I was just thinking as I finished my last post, that I do seem to spend a lot of time grumbling about the side effects of my chemotherapy (in particular) and cancer treatment (in general). I guess this is part of the human condition. As a species we do seem to like to have something to complain about, and I’m no different from the majority in that. However, it’s very easy to overlook the positive aspects of my treatment plan, and the chemotherapy in particular. The former has without doubt saved my life. The latter, while not without its trials and tribulations, will hopefully ensure that my life will continue on for at least my three score years and ten, and hopefully a good deal longer, and I ought to celebrate that a little more than I have been.
After all, it’s not too many years ago that this disease would have snuffed me out of existence without a backward glance, preventing me from seeing my children growing up, getting married and having kids of their own; preventing me from growing old and grey(er!) with my wife; preventing me from enjoying all the myriad joys that life has to offer. So perhaps I ought to bear all that in mind more when I feel like complaining, and try (as Monty Python would say) to “always look on the bright side of life”.
Of course, this isn’t going to change my basic personality much; I’d like to think that as time is passing, I’m becoming an honorary member of the “grumpy old mens club”. But the difference between being a “grumpy old man” rather than a depressing old bore, is one of degree. The real grumpy old man is light-hearted and amusing, and knows when to be positive, which says that it’s about having a sense of humour about the passing of the years and how life changes around us with the passing of those years, rather than just whinging and complaining endlessly about everything.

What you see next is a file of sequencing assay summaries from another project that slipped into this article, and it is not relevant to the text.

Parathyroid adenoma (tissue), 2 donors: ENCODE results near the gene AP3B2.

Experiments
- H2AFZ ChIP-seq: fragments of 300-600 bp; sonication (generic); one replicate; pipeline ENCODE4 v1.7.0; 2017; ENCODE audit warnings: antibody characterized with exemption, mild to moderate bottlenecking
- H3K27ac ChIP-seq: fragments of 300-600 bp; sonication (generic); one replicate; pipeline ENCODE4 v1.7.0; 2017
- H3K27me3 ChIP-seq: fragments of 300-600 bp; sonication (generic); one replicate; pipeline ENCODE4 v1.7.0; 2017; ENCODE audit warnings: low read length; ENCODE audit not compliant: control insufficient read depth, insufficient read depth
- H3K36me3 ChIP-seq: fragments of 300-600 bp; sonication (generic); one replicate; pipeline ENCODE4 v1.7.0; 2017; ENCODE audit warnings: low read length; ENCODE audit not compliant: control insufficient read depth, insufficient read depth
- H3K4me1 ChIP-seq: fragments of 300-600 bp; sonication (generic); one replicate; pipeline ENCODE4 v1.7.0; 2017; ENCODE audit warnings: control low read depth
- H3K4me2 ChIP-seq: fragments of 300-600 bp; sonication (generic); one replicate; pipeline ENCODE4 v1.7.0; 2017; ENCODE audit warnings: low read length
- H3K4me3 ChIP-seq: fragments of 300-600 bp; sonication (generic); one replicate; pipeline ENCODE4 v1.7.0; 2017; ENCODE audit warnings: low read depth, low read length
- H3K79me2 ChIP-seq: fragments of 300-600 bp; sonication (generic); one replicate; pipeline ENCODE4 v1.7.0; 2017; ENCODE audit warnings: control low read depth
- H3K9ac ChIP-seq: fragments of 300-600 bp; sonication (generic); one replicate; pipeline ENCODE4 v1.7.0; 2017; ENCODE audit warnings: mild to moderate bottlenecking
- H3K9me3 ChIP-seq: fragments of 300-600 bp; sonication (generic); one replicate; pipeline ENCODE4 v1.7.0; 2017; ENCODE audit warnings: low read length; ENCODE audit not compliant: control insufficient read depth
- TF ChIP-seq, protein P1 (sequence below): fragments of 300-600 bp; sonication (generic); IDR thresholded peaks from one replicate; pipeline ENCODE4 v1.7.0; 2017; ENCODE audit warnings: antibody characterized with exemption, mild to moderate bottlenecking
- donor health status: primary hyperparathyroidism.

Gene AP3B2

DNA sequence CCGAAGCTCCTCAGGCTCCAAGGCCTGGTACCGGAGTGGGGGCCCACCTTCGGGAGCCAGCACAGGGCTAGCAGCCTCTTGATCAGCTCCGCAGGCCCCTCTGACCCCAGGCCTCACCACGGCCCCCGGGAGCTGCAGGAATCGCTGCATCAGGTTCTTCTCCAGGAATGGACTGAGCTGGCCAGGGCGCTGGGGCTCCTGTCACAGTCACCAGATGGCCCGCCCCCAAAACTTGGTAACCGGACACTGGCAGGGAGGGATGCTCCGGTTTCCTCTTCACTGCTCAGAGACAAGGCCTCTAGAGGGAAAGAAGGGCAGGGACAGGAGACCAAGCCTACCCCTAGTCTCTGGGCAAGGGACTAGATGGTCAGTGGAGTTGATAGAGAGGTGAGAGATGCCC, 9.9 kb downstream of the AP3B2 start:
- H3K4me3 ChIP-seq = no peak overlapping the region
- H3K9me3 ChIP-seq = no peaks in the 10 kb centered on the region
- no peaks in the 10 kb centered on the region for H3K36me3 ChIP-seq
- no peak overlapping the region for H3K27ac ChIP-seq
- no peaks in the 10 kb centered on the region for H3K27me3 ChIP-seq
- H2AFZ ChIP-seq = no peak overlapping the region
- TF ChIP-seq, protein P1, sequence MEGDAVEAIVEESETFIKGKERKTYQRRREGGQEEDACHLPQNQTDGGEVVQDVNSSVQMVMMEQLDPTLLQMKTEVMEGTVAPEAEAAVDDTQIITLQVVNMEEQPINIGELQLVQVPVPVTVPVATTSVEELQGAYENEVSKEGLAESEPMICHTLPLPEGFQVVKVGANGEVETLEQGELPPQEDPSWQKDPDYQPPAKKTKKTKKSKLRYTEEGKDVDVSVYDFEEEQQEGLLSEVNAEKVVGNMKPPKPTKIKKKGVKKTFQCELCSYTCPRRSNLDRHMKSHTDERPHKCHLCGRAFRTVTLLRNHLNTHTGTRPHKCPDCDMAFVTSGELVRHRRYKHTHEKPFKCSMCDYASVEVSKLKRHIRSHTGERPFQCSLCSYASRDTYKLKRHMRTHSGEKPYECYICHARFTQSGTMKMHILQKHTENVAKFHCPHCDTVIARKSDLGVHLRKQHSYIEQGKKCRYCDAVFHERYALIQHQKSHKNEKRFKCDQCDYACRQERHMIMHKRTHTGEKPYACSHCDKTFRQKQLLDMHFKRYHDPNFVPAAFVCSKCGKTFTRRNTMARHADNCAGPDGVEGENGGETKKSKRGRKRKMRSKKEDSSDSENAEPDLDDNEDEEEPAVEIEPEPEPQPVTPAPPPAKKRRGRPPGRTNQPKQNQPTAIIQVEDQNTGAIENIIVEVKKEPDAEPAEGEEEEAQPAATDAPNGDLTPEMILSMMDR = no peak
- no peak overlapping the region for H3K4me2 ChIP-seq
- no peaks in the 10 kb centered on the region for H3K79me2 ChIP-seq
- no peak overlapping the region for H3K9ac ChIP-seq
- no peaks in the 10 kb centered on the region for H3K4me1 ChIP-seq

Something for me to aspire to.
But in the meantime, it occurs to me that one very noticable and positive side-effect of all my treatment is my weight loss. I went into surgery weighing a very unhealthy 108Kgs. I came out of surgery a kilo or two lighter. I then lost a further 12Kgs or so during that first fortnight when I was unable to eat, and was waiting for my digestive system to restart. And since then I’ve slowly lost (with relative ease) another 5Kgs or so, leaving me (currently) a much more healthy 89Kgs.
I’m hoping that by continuing to re-educate myself in terms of diet, exercise and eating habits, I can hopefully lose another 5-10Kgs over the rest of this summer. Even having lost so much weight, I’ll still be a little overweight according to the doctors dreaded BMI charts, but if I can maintain my weight at 80-85Kgs into the future I will be extremely pleased. Apart from the benefits to my self-image, better participation in life (sports etc) it will reduce the chances of suffering a heart attack or stroke enormously – which has to be a good thing.
So there you have it – a good side effect from all this cancer treatment!